because thats where she went to hide out. Anyways, am at work
for the next 8hrs.. and hope she cools down.. i vacuamed my house
3 times.. had some air freshener action going too..
.. will keep you all posted. But at least i can relax knowing
she's safe and has the house all to herself.
post #7 of 14
I am glad she came home! Please understand her moodiness could be the result of an injury. If she continues to growl and threaten you, goes off her feed, misses her litter pan or does anything else not like her, please take her to the vet immediately!
post #8 of 14
Well I'm glad she's home now! I agree with hissy.
post #9 of 14
Thread Starter 
well.. am at home now after 9hrs away.. she seems quite
tame.. approached me 3 time already but i'm still using the
'ignoring' technique.

she seems ok.. probably be better when i feed her her fav
dinner: fancy feast whitefish & tuna (relax, i only give this to her once a week).

here's the little troublemaker herself (pumpkin):

post #10 of 14
Ah that explains it she is a calico! Gotta love em!
post #11 of 14
Ah that explains it she is a calico! Gotta love em!
lol That's so funny....
It's not true is it?
Was it the first time you used a pressure hose?
It took ages for Nikkie to calm down the first time she heard my epi-lady.
She nearly had a heart attack!!
post #12 of 14
How is Pumpkin today?
post #13 of 14
First, you got good advice from senior cat handlers (hissy and dragonlady).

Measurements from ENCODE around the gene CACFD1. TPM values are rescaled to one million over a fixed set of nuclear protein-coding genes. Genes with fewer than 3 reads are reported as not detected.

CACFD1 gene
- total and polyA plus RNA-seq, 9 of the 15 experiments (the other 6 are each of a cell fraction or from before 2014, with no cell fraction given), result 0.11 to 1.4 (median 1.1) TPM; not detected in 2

Second, cats, like people, react to what they see as traumatic and threatening events. I rescue street cats -- mostly they come to me as young kittens between 3 days old up to around 4 months old -- and they enter a household that normally has between 15 and 25 cats of various ages and temperaments and 6 adult dogs (although at the moment I have two puppies from the street as well).

This kind of household, since all the cats and dogs are uncaged except for the perimeter fence, can be a big shock to older cats. Except for the very young cats (who, like children, tend not to remember their earliest experiences), almost all the cats have had some kind of traumatic experience, and since they are ingenious about getting out of the garden, they also add more contemporary trauma to the old. They respond very much like your cat. The most important thing is to be patient, and then again patient. Then you try to figure out exactly what stimulated their fear. It can be another cat trying to put its temper onto younger, less experienced cats. Other times the cat has been chased by a dog outside the garden, or been confronted with a sudden change in its environment -- even moving a piece of furniture the cat is used to jumping up on will set off some cats for a time. But most often in my household it is pure irritation about the introduction of yet another strange cat or puppy.